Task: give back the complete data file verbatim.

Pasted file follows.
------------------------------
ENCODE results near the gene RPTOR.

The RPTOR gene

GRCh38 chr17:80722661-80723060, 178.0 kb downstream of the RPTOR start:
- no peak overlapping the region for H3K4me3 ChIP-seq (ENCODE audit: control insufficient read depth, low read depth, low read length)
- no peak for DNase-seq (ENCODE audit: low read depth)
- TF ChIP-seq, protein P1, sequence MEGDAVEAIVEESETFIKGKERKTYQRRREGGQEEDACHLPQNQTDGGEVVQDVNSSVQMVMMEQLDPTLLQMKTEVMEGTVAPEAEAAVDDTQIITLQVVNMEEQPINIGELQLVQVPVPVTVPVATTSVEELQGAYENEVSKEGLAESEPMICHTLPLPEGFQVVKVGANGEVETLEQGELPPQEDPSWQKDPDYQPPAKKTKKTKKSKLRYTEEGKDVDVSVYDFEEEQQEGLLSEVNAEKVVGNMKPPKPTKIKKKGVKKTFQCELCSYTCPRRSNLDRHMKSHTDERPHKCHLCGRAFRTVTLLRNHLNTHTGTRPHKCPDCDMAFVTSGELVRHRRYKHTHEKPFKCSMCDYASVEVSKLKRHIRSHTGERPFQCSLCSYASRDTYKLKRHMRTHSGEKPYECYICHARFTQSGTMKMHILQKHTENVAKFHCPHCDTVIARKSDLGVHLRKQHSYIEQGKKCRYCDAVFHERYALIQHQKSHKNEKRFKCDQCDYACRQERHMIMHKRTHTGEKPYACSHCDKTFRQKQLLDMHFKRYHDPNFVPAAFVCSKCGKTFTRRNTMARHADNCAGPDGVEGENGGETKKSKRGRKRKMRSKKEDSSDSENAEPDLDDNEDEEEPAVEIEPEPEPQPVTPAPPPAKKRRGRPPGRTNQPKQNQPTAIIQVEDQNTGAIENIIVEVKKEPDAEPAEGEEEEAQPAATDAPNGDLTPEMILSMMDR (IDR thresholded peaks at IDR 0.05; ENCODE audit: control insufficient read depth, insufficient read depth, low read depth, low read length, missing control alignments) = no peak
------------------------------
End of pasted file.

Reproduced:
ENCODE results near the gene RPTOR.

The RPTOR gene

GRCh38 chr17:80722661-80723060, 178.0 kb downstream of the RPTOR start:
- no peak overlapping the region for H3K4me3 ChIP-seq (ENCODE audit: control insufficient read depth, low read depth, low read length)
- no peak for DNase-seq (ENCODE audit: low read depth)
- TF ChIP-seq, protein P1, sequence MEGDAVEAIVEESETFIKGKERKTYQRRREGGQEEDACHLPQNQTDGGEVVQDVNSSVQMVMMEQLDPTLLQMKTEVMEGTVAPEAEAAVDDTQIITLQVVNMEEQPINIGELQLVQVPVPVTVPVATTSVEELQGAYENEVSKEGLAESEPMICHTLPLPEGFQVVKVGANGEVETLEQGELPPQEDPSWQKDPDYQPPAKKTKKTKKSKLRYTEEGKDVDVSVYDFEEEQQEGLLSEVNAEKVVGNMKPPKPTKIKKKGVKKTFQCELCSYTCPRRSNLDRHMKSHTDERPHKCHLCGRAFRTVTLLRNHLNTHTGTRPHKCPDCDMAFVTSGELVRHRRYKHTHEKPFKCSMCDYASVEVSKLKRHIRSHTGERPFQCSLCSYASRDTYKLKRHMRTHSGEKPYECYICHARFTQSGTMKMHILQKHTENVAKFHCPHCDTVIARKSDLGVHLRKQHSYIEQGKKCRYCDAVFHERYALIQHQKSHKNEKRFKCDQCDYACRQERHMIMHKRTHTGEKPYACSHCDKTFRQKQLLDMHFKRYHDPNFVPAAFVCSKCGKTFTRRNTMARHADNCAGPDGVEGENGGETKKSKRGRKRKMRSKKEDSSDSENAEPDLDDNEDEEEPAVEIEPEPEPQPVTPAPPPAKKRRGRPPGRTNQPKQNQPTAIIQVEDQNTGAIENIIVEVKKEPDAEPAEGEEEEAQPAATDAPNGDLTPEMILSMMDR (IDR thresholded peaks at IDR 0.05; ENCODE audit: control insufficient read depth, insufficient read depth, low read depth, low read length, missing control alignments) = no peak